China on high alert as coronavirus spreads fast to more cities
WHO calls for emergency meeting
With more people fall prey to the fast spreading deadly virus coronavirus in China, many countries have started screening process at airports for passengers arriving from China.
The World Health Organisation (WHO) called for an emergency meeting on Wednesday to determine whether the outbreak of a previously unknown strain of Coronavirus in China could be declared an “international public health emergency”, the Geneva-based organisation announced early Tuesday.
According to reports, the outbreak has put many countries on alert “as millions of Chinese travel for Lunar New Year. Authorities in Thailand and in Japan have already identified at least three cases, all involving recent travel from China. At least a half-dozen countries in Asia and three US airports have started screening incoming airline passengers from central China.”
The virus seems to be spreading alarmingly to more Chinese cities, with 139 new cases and a 4th death in a week are reported.
According to reports on Monday, the health authorities in the central city of Wuhan, where viral pneumonia has originated, said an additional 136 cases have been confirmed in the city, which now has a total of 198 infected patients.
China’s National Health Commission, however, said experts have judged the current outbreak to be “preventable and controllable.”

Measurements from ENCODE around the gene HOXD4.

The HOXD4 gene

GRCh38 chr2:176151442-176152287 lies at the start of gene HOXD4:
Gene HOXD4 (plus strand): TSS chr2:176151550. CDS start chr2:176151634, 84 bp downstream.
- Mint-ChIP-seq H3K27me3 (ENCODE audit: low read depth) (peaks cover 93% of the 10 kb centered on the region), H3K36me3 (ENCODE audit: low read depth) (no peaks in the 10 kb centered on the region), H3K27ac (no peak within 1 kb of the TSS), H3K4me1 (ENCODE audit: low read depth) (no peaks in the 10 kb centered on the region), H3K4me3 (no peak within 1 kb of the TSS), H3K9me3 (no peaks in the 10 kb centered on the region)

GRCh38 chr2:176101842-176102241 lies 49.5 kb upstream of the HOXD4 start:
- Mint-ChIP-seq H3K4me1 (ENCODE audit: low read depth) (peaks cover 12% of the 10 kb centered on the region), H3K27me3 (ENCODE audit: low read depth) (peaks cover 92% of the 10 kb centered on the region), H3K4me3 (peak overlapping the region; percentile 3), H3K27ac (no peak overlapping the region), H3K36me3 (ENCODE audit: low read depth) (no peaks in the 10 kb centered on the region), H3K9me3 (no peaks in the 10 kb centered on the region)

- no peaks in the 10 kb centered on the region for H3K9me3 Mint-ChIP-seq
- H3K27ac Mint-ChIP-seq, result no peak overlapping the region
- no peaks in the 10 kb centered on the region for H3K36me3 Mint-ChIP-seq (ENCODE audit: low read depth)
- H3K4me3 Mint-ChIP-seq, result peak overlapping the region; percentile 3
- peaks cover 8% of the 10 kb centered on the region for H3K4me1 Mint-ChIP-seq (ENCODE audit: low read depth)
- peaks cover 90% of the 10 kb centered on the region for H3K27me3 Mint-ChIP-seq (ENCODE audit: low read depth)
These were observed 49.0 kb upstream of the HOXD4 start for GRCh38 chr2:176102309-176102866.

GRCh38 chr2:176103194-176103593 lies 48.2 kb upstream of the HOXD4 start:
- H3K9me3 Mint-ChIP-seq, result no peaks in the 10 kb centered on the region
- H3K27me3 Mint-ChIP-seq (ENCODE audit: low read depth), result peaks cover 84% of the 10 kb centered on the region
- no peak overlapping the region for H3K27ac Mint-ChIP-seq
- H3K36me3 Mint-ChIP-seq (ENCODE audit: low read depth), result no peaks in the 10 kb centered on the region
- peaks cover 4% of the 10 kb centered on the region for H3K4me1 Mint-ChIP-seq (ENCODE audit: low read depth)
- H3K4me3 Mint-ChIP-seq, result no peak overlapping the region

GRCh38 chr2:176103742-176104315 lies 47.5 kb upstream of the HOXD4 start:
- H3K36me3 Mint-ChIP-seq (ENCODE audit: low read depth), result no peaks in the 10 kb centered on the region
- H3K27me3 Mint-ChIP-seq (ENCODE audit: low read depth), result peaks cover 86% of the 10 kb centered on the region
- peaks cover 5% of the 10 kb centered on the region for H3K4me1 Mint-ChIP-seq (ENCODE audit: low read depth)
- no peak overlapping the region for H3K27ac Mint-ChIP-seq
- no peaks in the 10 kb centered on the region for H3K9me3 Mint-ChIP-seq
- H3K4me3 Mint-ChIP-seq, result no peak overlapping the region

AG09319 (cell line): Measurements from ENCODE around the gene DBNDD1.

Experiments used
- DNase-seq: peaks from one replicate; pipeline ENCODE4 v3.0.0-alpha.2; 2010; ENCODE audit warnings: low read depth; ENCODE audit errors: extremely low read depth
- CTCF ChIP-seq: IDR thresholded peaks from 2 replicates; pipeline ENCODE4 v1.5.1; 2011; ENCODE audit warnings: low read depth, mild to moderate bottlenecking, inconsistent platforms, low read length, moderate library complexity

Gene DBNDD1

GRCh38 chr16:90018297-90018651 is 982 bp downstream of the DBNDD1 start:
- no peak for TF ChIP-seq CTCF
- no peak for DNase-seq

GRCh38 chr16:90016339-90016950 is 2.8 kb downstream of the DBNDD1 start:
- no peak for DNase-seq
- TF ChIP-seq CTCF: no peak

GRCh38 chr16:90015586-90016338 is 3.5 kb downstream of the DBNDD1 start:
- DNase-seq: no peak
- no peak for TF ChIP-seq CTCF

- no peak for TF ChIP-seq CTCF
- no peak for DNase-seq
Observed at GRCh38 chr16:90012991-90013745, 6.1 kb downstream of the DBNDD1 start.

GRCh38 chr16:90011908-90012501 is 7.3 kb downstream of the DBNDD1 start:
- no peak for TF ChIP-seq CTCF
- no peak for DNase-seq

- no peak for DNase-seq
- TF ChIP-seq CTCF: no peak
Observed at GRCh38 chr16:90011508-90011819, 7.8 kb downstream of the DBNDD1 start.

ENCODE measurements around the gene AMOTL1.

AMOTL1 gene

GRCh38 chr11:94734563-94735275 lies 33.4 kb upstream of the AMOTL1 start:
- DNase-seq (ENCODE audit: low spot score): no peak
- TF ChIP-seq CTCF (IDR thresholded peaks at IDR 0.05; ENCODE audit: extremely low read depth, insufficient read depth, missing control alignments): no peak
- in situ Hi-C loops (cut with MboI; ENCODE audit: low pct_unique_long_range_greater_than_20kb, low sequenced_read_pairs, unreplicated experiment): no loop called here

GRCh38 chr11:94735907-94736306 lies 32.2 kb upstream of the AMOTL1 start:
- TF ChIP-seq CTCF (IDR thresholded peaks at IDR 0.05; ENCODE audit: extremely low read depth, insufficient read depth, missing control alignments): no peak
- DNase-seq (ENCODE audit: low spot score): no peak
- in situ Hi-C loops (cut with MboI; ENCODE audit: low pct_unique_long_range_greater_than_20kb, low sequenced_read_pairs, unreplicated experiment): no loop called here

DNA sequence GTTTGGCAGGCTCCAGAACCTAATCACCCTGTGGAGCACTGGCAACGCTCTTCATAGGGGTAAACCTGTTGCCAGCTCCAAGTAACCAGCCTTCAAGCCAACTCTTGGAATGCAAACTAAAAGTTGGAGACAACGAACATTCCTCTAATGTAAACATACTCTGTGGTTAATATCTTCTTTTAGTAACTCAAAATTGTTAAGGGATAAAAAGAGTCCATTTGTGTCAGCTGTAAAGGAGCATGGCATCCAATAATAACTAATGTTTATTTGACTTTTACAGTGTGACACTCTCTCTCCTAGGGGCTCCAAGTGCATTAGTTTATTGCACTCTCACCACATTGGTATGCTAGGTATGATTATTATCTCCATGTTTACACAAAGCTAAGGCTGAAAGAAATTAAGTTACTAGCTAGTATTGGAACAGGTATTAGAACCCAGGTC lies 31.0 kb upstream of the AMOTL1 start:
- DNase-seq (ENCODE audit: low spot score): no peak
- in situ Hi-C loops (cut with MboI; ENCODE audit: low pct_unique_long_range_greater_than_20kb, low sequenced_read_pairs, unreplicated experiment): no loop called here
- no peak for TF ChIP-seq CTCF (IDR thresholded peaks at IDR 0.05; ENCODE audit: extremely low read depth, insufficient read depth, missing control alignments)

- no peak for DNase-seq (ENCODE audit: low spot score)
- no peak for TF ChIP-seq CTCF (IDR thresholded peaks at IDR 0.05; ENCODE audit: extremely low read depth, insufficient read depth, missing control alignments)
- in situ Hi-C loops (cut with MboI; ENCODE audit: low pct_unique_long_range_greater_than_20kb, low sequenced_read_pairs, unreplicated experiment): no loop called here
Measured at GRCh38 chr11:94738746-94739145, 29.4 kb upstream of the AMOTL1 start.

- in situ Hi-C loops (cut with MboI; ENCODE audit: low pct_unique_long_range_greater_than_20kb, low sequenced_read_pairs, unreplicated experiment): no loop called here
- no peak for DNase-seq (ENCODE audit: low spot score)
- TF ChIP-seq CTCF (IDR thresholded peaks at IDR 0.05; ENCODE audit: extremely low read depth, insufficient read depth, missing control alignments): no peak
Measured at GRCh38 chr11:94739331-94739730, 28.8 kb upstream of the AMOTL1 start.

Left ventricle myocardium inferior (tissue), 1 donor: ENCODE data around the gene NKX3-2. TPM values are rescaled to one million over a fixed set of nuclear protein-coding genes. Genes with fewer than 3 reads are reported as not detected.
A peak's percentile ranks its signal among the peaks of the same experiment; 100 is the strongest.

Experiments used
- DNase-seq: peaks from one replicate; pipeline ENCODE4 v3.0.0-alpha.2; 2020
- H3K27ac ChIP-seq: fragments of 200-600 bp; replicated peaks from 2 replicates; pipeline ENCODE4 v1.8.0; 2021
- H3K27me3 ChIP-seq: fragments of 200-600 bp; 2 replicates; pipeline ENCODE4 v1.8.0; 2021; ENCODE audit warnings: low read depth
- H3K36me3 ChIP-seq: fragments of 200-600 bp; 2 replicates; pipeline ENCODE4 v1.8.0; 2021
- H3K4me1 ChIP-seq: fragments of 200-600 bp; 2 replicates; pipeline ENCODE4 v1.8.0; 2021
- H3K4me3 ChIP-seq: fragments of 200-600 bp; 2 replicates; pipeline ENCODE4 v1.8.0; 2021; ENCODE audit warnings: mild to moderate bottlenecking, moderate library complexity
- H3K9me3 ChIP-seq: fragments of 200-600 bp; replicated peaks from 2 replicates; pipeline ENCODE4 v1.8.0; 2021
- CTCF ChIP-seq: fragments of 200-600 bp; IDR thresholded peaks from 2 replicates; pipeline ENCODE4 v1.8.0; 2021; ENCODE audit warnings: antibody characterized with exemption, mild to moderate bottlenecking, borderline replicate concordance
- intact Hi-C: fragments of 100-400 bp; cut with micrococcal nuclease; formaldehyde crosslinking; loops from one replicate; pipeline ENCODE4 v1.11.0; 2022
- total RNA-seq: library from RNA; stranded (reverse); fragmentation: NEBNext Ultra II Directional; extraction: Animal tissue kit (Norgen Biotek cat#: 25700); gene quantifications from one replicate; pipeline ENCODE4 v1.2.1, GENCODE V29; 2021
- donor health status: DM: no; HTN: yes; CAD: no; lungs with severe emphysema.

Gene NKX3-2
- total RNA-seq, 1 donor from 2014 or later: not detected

“However, the source of the new type of coronavirus has not been found, we do not fully understand how the virus is transmitted, and changes in the virus still need to be closely monitored,” the commission said in a Sunday statement.
Coronaviruses cause diseases ranging from the common cold to SARS, or severe acute respiratory syndrome. SARS first infected people in southern China in late 2002 and spread to more than two dozen countries, killing nearly 800.
The virus causing the current outbreak is different from those previously identified, Chinese scientists said earlier this month. Initial symptoms of the novel coronavirus include fever, cough, tightness of the chest and shortness of breath, reports said.
Many of the initial cases had connections to a seafood market in Wuhan, which was closed for an investigation. As hundreds of people who came into close contact with diagnosed patients have not infected themselves, the municipal health commission maintains that the virus is not easily transmitted between humans, though it has not ruled out a limited human-to-human transmission, reports said.
On the Weibo social media platform, which is widely used in China, people posted prevention advice such as wearing masks and washing hands. State broadcaster CCTV recommended staying warm, increasing physical activity, eating lightly and avoiding crowded places, reports said.